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Analysis of global sewage published

Friday 08 Mar 19


Frank Møller Aarestrup
Professor, Head of Division
National Food Institute
+45 35 88 62 81


Rene S. Hendriksen
Professor, Head of Research Group
National Food Institute
+45 35 88 62 88
The analysis of sewage collected in 74 cities in 60 countries has yielded the first, comparable global data on antimicrobial resistance has now been published in Nature Communications.

From a surveillance point of view, urban sewage is attractive because it provides sampling material from a large and mostly healthy population, which otherwise would not be feasible to monitor.

In this study, the metagenomic analysis of untreated sewage to characterize the bacterial resistome from 79 sites in 60 countries.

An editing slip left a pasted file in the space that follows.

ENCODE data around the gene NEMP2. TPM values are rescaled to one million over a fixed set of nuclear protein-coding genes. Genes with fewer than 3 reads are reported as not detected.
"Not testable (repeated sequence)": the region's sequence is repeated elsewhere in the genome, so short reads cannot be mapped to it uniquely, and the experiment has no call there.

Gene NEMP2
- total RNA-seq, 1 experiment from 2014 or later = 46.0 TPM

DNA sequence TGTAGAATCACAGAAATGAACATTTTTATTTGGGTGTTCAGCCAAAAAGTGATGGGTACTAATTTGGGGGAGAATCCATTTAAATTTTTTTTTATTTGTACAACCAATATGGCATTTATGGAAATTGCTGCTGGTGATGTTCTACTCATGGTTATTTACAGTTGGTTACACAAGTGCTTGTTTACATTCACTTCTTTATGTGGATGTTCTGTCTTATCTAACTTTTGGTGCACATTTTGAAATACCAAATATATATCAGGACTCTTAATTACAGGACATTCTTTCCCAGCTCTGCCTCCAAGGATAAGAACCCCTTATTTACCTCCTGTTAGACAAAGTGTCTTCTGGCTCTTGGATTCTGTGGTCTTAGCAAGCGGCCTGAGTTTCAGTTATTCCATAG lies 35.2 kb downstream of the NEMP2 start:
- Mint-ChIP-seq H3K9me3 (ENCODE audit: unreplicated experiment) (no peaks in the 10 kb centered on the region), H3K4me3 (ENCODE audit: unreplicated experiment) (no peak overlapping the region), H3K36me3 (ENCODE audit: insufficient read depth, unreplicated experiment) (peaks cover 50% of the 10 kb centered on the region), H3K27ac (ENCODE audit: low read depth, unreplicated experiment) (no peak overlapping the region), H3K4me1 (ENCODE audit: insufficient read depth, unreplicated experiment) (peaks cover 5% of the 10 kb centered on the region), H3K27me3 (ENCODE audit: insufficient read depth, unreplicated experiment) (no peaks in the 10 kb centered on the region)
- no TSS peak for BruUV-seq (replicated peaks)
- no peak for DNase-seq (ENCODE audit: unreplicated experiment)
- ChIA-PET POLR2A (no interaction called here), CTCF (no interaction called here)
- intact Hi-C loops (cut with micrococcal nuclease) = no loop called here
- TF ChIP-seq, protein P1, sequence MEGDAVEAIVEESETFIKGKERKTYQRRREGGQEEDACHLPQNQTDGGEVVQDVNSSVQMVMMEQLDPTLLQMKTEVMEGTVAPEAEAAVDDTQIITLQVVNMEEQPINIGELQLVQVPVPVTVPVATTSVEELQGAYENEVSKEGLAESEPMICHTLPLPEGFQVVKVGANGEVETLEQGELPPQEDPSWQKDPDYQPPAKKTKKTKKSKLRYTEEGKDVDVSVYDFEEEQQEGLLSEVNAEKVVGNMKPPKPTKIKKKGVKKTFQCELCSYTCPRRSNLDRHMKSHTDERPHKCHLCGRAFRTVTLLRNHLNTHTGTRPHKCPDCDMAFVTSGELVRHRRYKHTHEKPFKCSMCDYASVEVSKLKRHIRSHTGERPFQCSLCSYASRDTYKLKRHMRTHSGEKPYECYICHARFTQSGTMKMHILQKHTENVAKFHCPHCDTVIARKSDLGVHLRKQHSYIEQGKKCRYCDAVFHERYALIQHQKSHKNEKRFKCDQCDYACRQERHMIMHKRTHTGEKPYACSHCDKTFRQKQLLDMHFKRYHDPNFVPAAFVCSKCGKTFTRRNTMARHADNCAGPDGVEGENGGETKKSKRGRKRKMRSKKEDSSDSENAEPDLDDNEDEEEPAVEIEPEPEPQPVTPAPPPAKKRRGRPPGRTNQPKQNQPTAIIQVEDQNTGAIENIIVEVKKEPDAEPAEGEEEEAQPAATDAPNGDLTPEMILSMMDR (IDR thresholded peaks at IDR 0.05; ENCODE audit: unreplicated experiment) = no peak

The findings suggest that global AMR gene diversity and abundance vary by region, and that improving sanitation and health could potentially limit the global burden of AMR. The authors propose metagenomic analysis of sewage as an ethically acceptable and economically feasible approach for continuous global surveillance and prediction of AMR.

"Analysing sewage can quickly and relatively cheaply show exactly which bacteria abound in an area—and collecting and analysing sewage doesn’t require ethical approval, as the material cannot be traced back to individuals. Both parameters help to make a surveillance system via sewage a viable option—also in developing countries,” Professor Frank Aarestrup explains.

The study is described in further detail in an article in the scientific journal Nature Communications (, DOI 10.1038/s41467-019-08853-3): Global monitoring of antimicrobial resistance based on metagenomics analyses of urban sewage.
8 AUGUST 2020